Remarkable Ohio

Results for: western-indian-wars
300 S. High Street (OH 37)
LaRue

, OH

The Oorang Indian football team was founded by LaRue native Walter Lingo (1890-1966), owner of the Oorang Airedale Dog Kennels. The team, comprised of Native American Indians, played in the National Football League (NFL) in 1922-23. The star player and coach was Jim Thorpe (1887-1953), a Sac and Fox Indian. Thorpe gained international fame as a two-time gold medal winner (decathlon and pentathlon) in the 1912 Olympics and was acclaimed as the “World’s Greatest Athlete.” The team gave LaRue the distinction of being the smallest community ever to have an NFL franchise.

212 Fremont Ave
Sandusky

, OH

Erected by the British near this junction in 1761; destroyed during Pontiac’s Conspiracy of 1763. The fort was strategically located near Indian towns and trading posts on the Great Indian trail between Detroit and Pittsburgh.

10012 Township Road 106
Alger

, OH

The Scioto Marsh, the largest of three extensive marsh areas in western Hardin County, was formed in the low basins left by the last retreating glacier 10,000 years ago. It covered more than 16,000 acres and was thought to be a source of malaria by the early settlers. A drainage project was begun in 1859, and the remaining peat-ladened soil helped make this rich agricultural area.

Camp Sherman Memorial Park, SR 104
Chillicothe

, OH

The United States declared war on Germany in April 1917. Largely through the efforts of Chillicothe attorney John Poland, the War Department selected Chillicothe as the site of an army training camp for inductees from Ohio, West Virginia, and western Pennsylvania. Construction began at Camp Sherman, named for Civil War general William Tecumseh Sherman, in June 1917. When the first recruits arrived in September, more than fourteen thousand workers had erected two thousand buildings on the 1,700-acre site. The rapid influx of soldiers increased Chillicothe’s population from 16,000 to 60,000.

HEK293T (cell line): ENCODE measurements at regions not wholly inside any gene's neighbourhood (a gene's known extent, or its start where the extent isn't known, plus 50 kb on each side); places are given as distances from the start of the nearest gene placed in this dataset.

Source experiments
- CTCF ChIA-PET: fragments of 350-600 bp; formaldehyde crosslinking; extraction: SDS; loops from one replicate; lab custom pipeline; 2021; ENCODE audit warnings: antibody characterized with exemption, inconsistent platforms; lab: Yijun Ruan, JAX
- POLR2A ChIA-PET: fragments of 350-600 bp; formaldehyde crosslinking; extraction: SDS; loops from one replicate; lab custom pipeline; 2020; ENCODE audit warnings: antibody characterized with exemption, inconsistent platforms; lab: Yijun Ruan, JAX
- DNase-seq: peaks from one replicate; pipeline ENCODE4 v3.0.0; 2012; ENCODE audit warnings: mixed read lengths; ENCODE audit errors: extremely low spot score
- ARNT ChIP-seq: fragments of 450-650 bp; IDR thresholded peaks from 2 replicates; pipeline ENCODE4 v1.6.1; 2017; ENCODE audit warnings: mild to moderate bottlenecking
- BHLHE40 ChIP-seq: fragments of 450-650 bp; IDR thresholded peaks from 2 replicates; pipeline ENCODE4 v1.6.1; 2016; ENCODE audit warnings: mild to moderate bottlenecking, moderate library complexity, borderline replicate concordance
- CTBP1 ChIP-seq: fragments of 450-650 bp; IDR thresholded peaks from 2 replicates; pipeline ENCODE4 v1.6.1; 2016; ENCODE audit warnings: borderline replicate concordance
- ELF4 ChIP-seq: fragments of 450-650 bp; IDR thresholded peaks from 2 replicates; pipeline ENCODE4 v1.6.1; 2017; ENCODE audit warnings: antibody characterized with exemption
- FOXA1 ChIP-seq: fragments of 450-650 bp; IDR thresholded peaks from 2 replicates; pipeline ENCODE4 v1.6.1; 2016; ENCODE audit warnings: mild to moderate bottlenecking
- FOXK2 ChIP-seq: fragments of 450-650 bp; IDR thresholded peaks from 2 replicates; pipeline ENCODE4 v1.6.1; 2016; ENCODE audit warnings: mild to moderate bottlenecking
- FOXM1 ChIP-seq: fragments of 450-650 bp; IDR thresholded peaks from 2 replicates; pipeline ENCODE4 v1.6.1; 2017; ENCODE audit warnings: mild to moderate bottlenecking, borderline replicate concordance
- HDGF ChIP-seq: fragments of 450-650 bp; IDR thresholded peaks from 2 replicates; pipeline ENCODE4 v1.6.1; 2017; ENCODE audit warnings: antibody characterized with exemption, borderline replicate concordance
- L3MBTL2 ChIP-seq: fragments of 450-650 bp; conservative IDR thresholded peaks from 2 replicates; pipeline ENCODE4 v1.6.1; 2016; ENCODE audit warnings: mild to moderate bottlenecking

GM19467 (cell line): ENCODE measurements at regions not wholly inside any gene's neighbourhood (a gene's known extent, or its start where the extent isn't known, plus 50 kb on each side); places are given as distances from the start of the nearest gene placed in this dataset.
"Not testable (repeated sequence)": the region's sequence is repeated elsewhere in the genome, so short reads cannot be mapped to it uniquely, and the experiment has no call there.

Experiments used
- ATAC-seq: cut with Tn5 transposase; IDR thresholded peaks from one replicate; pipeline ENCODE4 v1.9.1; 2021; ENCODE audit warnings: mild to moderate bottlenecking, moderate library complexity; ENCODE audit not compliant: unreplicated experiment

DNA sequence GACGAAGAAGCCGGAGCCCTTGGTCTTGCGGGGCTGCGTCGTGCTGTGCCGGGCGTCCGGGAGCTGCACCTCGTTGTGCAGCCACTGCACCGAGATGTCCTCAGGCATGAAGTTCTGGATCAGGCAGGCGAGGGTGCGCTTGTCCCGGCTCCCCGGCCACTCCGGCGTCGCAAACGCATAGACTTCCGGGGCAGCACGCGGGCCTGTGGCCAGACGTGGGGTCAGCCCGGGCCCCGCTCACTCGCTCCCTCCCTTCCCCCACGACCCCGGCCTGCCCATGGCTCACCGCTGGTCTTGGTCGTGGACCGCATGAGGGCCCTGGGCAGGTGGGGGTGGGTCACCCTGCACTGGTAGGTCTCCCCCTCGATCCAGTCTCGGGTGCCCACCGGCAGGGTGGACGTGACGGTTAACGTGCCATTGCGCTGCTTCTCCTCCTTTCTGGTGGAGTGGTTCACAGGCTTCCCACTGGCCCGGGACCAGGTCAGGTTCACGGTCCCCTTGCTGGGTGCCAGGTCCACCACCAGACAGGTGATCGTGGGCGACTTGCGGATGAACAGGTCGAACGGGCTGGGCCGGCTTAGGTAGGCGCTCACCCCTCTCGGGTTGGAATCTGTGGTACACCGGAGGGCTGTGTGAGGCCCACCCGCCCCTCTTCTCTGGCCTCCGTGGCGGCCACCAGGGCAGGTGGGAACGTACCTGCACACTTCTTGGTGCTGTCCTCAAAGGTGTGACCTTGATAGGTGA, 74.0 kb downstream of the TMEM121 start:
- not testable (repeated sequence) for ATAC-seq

Intersection of Rice and Clinton Streets
Elmore

, OH

Israel Harrington (1779-1841) established a tavern at Lower Sandusky (now Fremont) shortly after the War of 1812. As a judge and land speculator, Harrington influenced the organization of much of northwestern Ohio. In 1824 he traded the tavern for land a short distance from this site, where an Indian trail crossed the Portage River. Elmore grew from this settlement. Harrington and his father (also Israel Harrington, a veteran of the American Revolution) are interred here, along with many of the pioneers who transformed this section of the Black Swamp into productive farmland.

111 S. 4th Street
Ironton

, OH

Since 1868, Ironton’s annual Memorial Day parade has recognized those in Lawrence County who died while defending our country’s freedom. This was the same year in which the Grand Army of the Republic established May 30 as Decoration Day. Originally established to commemorate soldiers who died during the Civil War, the parade now honors those who served during all the nation’s wars. Memorial Day was declared a national holiday by an act of Congress in 1971. The Ironton event is recognized as the oldest Memorial Day parade in Ohio and the oldest continuing Memorial Day observance in the nation.

Near 4074 Emerson Road
Circleville

, OH

The Grenadier Squaw Village was located between this area and Scippo Creek, upon the Pickaway Plains, the primary Shawnee settlement in Ohio. Non-hel-e-ma, born circa 1722, was the sister of the Shawnee Cornstalk and Silver Heels. Known as Grenadier Squaw because of her imposing stature, she spoke four languages, serving as peacemaker and interpreter. After the peace treaty with Lord Dunmore in 1774, and in spite of Cornstalk’s murder, she remained allied with the Americans. On October 1, 1978, Non-hel-e-ma was honored with a marker in Logan Elm Park near to those for Chief Cornstalk and Chief Logan. The “Burning Ground,” used as a site to burn captured prisoners at the stake, was located on the elevated hill just south of Grenadier Squaw’s Village. The Council House was located slightly to the northwest.

29100 W River Rd
Perrysburg

, OH

Settlers and soldiers moving west brought with them familiar institutions such as the Masonic Lodge. Here at Camp Meigs, military officers were authorized by Ohio Militia Captain Henry Brush, Ohio Masonic Grand Master, to establish the first lodge in Northwest Ohio on September 13, 1813. Colonel William Anderson was Master, Lt. Col. William McMillan, Senior Warden, and Capt. Charles Gratiot, Junior Warden. Built under the command of Gen. William Henry Harrison, the fort was named for Ohio Governor, Return Jonathan Meigs.